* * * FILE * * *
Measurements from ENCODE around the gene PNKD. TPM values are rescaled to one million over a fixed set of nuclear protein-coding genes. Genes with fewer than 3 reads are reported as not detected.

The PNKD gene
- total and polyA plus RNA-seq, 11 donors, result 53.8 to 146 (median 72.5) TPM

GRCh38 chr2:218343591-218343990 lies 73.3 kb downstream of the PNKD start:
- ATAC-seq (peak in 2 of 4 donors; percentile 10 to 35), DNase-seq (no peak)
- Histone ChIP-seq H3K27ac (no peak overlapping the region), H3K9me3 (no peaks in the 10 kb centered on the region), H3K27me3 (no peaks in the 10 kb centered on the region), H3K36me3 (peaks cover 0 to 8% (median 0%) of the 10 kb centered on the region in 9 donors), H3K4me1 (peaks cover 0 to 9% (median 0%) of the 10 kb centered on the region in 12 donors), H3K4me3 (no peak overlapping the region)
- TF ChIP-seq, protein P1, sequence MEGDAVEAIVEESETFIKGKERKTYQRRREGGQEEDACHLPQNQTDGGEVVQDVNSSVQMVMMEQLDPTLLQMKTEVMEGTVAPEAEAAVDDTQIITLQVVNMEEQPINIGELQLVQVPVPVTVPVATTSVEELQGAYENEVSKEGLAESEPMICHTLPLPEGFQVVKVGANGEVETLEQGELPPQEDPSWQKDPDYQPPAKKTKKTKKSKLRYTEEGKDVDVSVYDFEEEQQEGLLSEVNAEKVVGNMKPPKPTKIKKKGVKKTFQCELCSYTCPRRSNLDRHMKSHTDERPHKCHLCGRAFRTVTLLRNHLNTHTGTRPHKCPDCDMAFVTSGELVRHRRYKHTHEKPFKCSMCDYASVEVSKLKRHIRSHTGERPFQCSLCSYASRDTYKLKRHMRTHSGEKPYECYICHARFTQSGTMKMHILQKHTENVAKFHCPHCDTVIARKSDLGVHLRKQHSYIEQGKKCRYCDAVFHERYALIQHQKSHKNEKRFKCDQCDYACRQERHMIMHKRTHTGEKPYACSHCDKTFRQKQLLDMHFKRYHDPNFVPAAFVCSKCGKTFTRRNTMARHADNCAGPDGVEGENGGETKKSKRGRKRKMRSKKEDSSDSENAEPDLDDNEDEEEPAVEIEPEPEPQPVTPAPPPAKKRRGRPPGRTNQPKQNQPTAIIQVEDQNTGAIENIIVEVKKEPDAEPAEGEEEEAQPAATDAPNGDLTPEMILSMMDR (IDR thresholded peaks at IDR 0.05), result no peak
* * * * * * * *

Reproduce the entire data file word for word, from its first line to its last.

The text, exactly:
Measurements from ENCODE around the gene PNKD. TPM values are rescaled to one million over a fixed set of nuclear protein-coding genes. Genes with fewer than 3 reads are reported as not detected.

The PNKD gene
- total and polyA plus RNA-seq, 11 donors, result 53.8 to 146 (median 72.5) TPM

GRCh38 chr2:218343591-218343990 lies 73.3 kb downstream of the PNKD start:
- ATAC-seq (peak in 2 of 4 donors; percentile 10 to 35), DNase-seq (no peak)
- Histone ChIP-seq H3K27ac (no peak overlapping the region), H3K9me3 (no peaks in the 10 kb centered on the region), H3K27me3 (no peaks in the 10 kb centered on the region), H3K36me3 (peaks cover 0 to 8% (median 0%) of the 10 kb centered on the region in 9 donors), H3K4me1 (peaks cover 0 to 9% (median 0%) of the 10 kb centered on the region in 12 donors), H3K4me3 (no peak overlapping the region)
- TF ChIP-seq, protein P1, sequence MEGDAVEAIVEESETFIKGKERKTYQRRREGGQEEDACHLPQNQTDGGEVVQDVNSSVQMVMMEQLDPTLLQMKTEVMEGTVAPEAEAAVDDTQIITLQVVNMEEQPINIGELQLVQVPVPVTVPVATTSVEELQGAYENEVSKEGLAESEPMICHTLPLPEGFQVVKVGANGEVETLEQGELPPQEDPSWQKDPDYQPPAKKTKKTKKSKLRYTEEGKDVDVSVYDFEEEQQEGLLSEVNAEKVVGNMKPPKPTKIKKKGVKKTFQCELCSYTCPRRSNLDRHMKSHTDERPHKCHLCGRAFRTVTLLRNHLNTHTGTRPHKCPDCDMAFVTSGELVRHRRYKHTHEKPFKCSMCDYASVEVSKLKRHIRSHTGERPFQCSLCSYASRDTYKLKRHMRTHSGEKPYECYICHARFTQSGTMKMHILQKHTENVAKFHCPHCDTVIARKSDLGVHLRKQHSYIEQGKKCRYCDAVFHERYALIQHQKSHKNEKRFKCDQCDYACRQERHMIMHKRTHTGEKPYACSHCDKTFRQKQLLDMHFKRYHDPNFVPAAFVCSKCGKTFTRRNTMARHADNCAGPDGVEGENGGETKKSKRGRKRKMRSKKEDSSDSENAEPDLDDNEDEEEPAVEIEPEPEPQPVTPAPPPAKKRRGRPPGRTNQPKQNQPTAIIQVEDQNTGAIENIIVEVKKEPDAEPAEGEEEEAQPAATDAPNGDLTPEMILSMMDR (IDR thresholded peaks at IDR 0.05), result no peak